Can we really call online activism slacktivism?

I think there is a big difference between online activism and slacktivism, although people often use the terms synonymously. Just like I think there is a difference between cyberbullying and online harassment.

We all have the friends on social media who are slacktivists. We may have been tempted to or already have stopped following them as they share, like, and flood your network with controversial issues, but never seem to really do anything about it. Yet they feel like they are doing their part to bring about real social change and feel good about it.

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Slacktivism in this essence frustrates me as it gives people who are actually fighting to provoke change a harder time to make a difference. I also wonder if the people who share these stories actually take the time to read them and make critical decisions on them or just share them because the title, photo and caption are captivating.

Slacktivists are criticized for people who just want the image of a change-maker, but aren’t actually doing anything to help. For example, they will post, share, and comment about issues, but it stops there. They won’t make a donation, volunteer, or organize a rally because they feel they have already done their part.

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Photo Credit: danielito311 via Compfight cc

Just talking about social justice issues on social media isn’t going to drive social change and change the world, but it may be the reason something catches fire, cause others to do more and begin a social movement, it might move people from being passive viewers to active witnesses who see something and do something, or even get the conversation going. In using our voices on social media we can make the actions of a few active protesters visible to millions of people, all over the world. Although we might not have the capability or resources to be on the ground with the protesters fighting for change, we are able to use our voice to shed light on social justice issues.

Online activism is more than just sharing social justice issues through 140 characters, comments, and a clever hashtag.  Social media is just another outlet to use our voice and speak up about these causes. It helps to generate empathy around the issue and hopefully breaks the stigma of talking about it. However the activism shouldn’t stop there. You should strive to be a change maker, conversation starter, and active participant in offline spaces as well.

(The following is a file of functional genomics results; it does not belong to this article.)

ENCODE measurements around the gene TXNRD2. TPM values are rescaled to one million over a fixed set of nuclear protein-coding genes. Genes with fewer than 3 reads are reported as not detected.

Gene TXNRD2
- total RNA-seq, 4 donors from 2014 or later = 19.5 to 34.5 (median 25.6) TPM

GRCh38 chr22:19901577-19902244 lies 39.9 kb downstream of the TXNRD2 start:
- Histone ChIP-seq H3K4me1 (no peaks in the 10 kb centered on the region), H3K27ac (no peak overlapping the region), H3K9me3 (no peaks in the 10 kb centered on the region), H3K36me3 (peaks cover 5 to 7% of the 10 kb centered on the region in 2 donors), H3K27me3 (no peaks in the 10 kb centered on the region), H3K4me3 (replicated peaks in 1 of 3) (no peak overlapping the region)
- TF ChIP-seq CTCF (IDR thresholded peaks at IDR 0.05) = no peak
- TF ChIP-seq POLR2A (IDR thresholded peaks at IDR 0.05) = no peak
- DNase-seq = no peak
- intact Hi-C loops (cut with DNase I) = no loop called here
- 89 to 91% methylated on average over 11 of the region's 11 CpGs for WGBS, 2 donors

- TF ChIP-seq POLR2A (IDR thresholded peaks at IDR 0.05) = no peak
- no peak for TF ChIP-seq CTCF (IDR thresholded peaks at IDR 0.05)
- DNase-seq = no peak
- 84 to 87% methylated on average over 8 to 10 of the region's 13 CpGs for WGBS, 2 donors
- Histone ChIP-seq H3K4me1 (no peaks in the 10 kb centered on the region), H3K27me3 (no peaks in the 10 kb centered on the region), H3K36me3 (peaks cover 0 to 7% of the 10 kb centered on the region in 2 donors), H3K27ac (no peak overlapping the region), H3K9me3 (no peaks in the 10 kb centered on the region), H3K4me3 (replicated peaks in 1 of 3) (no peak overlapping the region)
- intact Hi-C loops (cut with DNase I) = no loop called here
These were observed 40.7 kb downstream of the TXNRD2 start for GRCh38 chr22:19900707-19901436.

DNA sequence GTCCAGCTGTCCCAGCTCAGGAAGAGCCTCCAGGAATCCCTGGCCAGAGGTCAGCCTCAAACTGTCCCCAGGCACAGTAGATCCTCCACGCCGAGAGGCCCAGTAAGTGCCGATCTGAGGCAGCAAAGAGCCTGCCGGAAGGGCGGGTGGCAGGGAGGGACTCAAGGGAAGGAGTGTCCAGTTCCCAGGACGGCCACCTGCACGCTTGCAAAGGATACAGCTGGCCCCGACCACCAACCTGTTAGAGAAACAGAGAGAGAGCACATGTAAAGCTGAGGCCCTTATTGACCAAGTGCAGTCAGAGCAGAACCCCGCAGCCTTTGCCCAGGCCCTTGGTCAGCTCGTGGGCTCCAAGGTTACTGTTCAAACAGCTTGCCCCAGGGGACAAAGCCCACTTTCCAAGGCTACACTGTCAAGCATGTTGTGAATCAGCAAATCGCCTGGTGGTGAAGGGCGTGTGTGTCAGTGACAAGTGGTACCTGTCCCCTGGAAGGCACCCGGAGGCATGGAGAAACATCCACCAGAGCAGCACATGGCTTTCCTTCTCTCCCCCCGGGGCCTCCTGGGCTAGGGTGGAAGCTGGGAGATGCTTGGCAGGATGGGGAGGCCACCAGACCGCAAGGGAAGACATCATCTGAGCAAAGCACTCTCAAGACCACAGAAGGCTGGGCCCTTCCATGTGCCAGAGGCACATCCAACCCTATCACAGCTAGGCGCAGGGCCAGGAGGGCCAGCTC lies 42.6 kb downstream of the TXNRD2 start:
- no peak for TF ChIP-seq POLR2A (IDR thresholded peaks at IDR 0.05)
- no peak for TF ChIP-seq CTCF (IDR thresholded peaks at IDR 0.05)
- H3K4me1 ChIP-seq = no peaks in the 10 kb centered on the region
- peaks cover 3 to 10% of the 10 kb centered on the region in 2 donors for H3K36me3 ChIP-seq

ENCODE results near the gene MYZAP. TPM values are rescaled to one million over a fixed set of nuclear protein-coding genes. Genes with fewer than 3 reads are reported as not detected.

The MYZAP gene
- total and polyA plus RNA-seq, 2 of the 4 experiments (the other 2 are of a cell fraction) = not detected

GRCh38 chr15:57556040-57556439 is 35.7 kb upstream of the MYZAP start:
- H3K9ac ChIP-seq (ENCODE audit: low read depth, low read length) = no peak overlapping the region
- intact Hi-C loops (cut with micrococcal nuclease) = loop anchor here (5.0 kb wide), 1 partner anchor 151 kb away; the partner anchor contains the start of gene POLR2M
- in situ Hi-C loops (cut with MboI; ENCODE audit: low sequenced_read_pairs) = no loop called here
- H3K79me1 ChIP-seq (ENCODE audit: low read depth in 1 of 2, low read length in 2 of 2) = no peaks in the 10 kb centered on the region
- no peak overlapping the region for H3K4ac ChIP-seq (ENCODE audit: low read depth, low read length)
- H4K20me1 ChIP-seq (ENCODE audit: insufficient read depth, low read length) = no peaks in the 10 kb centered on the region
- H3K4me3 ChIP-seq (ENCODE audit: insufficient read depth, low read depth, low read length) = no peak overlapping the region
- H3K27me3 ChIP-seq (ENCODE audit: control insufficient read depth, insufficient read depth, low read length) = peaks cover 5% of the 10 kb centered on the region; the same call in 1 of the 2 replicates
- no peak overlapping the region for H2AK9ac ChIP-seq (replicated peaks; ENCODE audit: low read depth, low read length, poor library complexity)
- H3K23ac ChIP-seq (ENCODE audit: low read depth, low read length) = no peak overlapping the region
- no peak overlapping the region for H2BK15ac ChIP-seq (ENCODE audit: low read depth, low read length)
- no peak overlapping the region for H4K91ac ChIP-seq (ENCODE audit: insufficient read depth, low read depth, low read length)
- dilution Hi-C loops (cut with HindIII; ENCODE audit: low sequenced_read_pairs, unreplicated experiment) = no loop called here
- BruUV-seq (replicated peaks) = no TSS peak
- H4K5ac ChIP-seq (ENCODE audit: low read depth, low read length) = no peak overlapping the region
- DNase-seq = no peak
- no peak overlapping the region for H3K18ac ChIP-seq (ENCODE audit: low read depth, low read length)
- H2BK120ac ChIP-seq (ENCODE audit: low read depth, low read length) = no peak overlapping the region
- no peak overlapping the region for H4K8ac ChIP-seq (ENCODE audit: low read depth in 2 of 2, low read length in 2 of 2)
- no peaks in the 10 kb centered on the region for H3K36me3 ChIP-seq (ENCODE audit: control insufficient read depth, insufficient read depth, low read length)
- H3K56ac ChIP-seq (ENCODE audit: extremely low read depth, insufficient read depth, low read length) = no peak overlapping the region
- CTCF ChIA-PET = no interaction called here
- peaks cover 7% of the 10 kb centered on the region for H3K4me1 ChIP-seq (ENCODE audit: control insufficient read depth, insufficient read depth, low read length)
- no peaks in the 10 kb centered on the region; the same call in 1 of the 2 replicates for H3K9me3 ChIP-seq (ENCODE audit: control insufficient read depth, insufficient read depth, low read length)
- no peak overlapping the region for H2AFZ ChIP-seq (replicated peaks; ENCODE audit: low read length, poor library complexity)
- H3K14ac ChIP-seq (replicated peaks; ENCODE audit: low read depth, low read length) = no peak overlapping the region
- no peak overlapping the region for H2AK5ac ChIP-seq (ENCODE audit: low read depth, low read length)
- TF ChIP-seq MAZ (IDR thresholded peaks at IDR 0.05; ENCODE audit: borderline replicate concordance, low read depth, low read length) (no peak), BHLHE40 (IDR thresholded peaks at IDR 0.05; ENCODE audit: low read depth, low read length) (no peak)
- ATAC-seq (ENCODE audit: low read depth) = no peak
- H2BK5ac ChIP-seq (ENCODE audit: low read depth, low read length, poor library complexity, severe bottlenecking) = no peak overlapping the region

But maybe in the end the very essence of this post makes me a slacktivist? Or maybe, although it may be small, I am using my voice to start critical conversations and bring awareness?

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Are We Living a Split Life?

The way social media impacts our online identities is something I reflect upon regularly, but the course readings and videos from this week really struck me. It is hard to believe the impact that social media has on our reality. And the reality of it is, young Canadians are growing up in a wired world.

Young Canadiana Life Online

Graphic via Media Smarts retreived from: http://mediasmarts.ca/ycww

It is hard to believe how much of our online presence is impacted by an algorithm which shapes the content we are shown. Sites such as Facebook are experts at this, deciding which posts we should see through a mathematical equitation. This is something that really grinds my gears as only became aware of this algorithm after reading “Facebook – Our ffriendly automated identity bender” by Jason Miller.  I had a feeling Facebook somehow was differentiating what I should see due to the content of my News Feed, but I was unaware of the invisible criteria. Miller’s post lead me to a post by Danah Boyd regarding what the Facebook experiment teaches us. It is hard to believe that Facebook chooses who we should see and interact with (just so we will come back again… and again). Furthermore, does what we see have a greater impact than just coming back? Does it affect us emotionally?